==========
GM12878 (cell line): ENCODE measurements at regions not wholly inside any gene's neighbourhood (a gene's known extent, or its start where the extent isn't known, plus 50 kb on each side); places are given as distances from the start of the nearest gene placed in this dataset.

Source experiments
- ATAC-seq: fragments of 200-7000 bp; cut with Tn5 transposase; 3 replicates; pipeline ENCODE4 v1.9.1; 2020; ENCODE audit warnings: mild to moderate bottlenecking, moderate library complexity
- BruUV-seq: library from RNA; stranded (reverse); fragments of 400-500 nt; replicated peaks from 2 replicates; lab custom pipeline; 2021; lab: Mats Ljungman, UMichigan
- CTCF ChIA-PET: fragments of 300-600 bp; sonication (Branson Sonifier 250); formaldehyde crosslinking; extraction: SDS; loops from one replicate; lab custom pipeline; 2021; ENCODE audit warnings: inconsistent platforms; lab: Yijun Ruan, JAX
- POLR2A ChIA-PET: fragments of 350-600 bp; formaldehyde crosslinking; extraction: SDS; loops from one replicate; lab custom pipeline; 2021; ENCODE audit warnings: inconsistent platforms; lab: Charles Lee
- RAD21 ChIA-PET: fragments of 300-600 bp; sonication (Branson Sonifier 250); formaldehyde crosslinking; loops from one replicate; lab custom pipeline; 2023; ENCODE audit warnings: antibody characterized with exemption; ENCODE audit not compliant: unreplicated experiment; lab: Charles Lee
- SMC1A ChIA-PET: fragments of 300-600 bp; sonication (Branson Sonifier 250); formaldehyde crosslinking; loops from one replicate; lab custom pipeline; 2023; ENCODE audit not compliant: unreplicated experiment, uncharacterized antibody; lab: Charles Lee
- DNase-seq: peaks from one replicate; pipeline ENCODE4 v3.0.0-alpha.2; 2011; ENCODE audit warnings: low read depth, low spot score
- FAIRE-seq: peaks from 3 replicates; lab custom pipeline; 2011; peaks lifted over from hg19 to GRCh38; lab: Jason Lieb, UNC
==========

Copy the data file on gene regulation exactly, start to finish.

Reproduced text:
GM12878 (cell line): ENCODE measurements at regions not wholly inside any gene's neighbourhood (a gene's known extent, or its start where the extent isn't known, plus 50 kb on each side); places are given as distances from the start of the nearest gene placed in this dataset.

Source experiments
- ATAC-seq: fragments of 200-7000 bp; cut with Tn5 transposase; 3 replicates; pipeline ENCODE4 v1.9.1; 2020; ENCODE audit warnings: mild to moderate bottlenecking, moderate library complexity
- BruUV-seq: library from RNA; stranded (reverse); fragments of 400-500 nt; replicated peaks from 2 replicates; lab custom pipeline; 2021; lab: Mats Ljungman, UMichigan
- CTCF ChIA-PET: fragments of 300-600 bp; sonication (Branson Sonifier 250); formaldehyde crosslinking; extraction: SDS; loops from one replicate; lab custom pipeline; 2021; ENCODE audit warnings: inconsistent platforms; lab: Yijun Ruan, JAX
- POLR2A ChIA-PET: fragments of 350-600 bp; formaldehyde crosslinking; extraction: SDS; loops from one replicate; lab custom pipeline; 2021; ENCODE audit warnings: inconsistent platforms; lab: Charles Lee
- RAD21 ChIA-PET: fragments of 300-600 bp; sonication (Branson Sonifier 250); formaldehyde crosslinking; loops from one replicate; lab custom pipeline; 2023; ENCODE audit warnings: antibody characterized with exemption; ENCODE audit not compliant: unreplicated experiment; lab: Charles Lee
- SMC1A ChIA-PET: fragments of 300-600 bp; sonication (Branson Sonifier 250); formaldehyde crosslinking; loops from one replicate; lab custom pipeline; 2023; ENCODE audit not compliant: unreplicated experiment, uncharacterized antibody; lab: Charles Lee
- DNase-seq: peaks from one replicate; pipeline ENCODE4 v3.0.0-alpha.2; 2011; ENCODE audit warnings: low read depth, low spot score
- FAIRE-seq: peaks from 3 replicates; lab custom pipeline; 2011; peaks lifted over from hg19 to GRCh38; lab: Jason Lieb, UNC